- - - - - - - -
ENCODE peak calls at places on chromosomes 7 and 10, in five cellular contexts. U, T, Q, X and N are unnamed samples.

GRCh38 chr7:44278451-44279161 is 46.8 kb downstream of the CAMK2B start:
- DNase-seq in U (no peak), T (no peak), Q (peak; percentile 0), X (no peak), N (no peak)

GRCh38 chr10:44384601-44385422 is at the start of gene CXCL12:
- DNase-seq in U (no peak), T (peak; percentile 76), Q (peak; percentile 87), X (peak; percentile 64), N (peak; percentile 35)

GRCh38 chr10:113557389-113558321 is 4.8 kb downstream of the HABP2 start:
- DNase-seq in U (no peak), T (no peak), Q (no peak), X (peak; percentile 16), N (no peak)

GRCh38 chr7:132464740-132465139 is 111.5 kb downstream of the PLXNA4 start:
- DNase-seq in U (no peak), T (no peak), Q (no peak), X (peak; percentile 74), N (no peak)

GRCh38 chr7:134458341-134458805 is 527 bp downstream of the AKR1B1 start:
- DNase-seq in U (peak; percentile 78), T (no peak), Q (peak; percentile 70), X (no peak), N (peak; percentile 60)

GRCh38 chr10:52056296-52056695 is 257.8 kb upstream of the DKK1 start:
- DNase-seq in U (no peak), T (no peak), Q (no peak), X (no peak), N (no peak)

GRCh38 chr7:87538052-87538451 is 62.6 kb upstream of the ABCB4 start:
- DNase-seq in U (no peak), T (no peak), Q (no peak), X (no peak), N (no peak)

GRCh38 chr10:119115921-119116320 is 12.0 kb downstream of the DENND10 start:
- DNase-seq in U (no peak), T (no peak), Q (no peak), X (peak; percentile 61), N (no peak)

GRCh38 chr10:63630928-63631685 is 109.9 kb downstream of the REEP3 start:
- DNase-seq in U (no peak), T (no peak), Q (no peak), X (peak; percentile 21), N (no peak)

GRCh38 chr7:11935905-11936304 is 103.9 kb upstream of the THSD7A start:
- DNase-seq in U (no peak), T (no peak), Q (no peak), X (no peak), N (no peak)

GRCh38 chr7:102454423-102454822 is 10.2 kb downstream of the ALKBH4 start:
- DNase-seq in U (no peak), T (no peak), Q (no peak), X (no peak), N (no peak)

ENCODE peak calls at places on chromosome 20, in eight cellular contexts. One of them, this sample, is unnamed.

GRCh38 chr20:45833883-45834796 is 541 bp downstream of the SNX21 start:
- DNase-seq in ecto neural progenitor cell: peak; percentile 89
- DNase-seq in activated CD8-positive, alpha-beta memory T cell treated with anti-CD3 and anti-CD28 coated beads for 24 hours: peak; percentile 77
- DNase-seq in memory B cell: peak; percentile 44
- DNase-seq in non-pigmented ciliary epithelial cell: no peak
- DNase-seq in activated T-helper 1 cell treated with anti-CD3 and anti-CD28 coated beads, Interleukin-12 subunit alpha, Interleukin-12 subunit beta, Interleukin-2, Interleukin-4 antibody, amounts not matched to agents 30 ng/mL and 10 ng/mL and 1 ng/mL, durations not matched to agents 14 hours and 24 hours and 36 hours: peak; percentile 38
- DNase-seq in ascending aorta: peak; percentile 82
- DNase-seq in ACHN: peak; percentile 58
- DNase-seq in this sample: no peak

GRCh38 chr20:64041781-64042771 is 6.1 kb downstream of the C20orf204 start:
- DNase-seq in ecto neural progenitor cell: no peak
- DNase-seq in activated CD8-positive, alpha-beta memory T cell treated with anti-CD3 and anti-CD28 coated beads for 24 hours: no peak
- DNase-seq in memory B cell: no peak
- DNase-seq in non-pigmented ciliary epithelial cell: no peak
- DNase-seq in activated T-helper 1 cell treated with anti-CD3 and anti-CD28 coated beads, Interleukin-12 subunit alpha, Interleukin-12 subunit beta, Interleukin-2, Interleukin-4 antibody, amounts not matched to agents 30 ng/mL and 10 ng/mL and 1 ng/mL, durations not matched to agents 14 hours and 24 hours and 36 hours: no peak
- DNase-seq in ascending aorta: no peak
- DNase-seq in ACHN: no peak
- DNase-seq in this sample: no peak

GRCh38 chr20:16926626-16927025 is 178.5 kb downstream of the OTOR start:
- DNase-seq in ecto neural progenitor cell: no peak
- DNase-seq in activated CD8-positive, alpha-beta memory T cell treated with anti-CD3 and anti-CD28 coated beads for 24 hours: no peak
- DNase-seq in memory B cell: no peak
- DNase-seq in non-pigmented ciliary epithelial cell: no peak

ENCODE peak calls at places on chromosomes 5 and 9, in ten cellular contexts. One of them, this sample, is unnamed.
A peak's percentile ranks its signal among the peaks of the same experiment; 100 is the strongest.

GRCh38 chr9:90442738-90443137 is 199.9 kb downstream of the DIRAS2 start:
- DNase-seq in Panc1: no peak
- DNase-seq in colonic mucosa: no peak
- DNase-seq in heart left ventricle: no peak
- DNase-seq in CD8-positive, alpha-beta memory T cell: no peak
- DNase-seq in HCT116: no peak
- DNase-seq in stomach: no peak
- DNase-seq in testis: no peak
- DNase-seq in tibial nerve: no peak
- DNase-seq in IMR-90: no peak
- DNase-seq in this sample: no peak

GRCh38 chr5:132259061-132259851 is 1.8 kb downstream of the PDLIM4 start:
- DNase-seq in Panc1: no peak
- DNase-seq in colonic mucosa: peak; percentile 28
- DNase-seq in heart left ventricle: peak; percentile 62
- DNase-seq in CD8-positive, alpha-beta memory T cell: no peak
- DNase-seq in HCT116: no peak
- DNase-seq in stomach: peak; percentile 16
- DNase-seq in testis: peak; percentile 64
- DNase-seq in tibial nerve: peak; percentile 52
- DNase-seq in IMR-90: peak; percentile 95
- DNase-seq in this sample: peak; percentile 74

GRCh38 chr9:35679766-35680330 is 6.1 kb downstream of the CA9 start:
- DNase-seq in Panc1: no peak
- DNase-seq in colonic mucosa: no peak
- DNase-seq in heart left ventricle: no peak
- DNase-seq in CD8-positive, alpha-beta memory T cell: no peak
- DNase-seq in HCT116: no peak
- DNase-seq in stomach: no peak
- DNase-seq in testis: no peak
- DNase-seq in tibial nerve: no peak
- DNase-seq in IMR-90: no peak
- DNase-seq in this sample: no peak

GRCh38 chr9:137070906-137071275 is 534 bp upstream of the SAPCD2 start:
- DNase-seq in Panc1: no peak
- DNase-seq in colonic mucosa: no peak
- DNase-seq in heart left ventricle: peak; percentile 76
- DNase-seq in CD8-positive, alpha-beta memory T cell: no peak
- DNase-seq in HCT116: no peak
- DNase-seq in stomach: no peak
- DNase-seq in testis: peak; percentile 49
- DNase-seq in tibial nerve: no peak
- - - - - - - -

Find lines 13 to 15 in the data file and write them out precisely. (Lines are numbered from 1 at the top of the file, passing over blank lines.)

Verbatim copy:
- DNase-seq in U (no peak), T (no peak), Q (no peak), X (no peak), N (no peak)

GRCh38 chr7:87538052-87538451 is 62.6 kb upstream of the ABCB4 start:
- DNase-seq in U (no peak), T (no peak), Q (no peak), X (no peak), N (no peak)